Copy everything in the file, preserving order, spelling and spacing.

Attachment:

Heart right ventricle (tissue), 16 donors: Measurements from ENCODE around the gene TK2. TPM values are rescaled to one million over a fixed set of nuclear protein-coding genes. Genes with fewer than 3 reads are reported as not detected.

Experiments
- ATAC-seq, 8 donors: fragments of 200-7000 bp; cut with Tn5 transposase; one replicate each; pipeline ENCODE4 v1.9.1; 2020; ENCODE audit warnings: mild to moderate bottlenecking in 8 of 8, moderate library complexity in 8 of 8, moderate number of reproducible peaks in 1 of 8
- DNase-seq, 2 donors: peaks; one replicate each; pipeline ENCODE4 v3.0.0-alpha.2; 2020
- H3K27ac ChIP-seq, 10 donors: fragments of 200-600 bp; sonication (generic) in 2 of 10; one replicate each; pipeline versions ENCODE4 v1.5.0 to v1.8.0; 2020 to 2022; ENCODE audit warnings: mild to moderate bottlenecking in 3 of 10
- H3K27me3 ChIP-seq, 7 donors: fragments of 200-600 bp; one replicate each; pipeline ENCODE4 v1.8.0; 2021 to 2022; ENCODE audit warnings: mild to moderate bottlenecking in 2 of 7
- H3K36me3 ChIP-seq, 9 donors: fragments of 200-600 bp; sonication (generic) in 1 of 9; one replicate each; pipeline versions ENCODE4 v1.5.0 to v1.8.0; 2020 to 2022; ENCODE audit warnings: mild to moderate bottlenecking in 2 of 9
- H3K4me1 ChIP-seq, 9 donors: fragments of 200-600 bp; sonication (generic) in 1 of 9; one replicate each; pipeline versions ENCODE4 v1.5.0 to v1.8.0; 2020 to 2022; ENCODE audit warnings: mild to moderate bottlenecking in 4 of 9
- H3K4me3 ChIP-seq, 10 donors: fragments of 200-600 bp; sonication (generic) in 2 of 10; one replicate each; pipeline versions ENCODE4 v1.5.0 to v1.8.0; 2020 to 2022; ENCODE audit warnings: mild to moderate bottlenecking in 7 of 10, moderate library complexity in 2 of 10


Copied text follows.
Heart right ventricle (tissue), 16 donors: Measurements from ENCODE around the gene TK2. TPM values are rescaled to one million over a fixed set of nuclear protein-coding genes. Genes with fewer than 3 reads are reported as not detected.

Experiments
- ATAC-seq, 8 donors: fragments of 200-7000 bp; cut with Tn5 transposase; one replicate each; pipeline ENCODE4 v1.9.1; 2020; ENCODE audit warnings: mild to moderate bottlenecking in 8 of 8, moderate library complexity in 8 of 8, moderate number of reproducible peaks in 1 of 8
- DNase-seq, 2 donors: peaks; one replicate each; pipeline ENCODE4 v3.0.0-alpha.2; 2020
- H3K27ac ChIP-seq, 10 donors: fragments of 200-600 bp; sonication (generic) in 2 of 10; one replicate each; pipeline versions ENCODE4 v1.5.0 to v1.8.0; 2020 to 2022; ENCODE audit warnings: mild to moderate bottlenecking in 3 of 10
- H3K27me3 ChIP-seq, 7 donors: fragments of 200-600 bp; one replicate each; pipeline ENCODE4 v1.8.0; 2021 to 2022; ENCODE audit warnings: mild to moderate bottlenecking in 2 of 7
- H3K36me3 ChIP-seq, 9 donors: fragments of 200-600 bp; sonication (generic) in 1 of 9; one replicate each; pipeline versions ENCODE4 v1.5.0 to v1.8.0; 2020 to 2022; ENCODE audit warnings: mild to moderate bottlenecking in 2 of 9
- H3K4me1 ChIP-seq, 9 donors: fragments of 200-600 bp; sonication (generic) in 1 of 9; one replicate each; pipeline versions ENCODE4 v1.5.0 to v1.8.0; 2020 to 2022; ENCODE audit warnings: mild to moderate bottlenecking in 4 of 9
- H3K4me3 ChIP-seq, 10 donors: fragments of 200-600 bp; sonication (generic) in 2 of 10; one replicate each; pipeline versions ENCODE4 v1.5.0 to v1.8.0; 2020 to 2022; ENCODE audit warnings: mild to moderate bottlenecking in 7 of 10, moderate library complexity in 2 of 10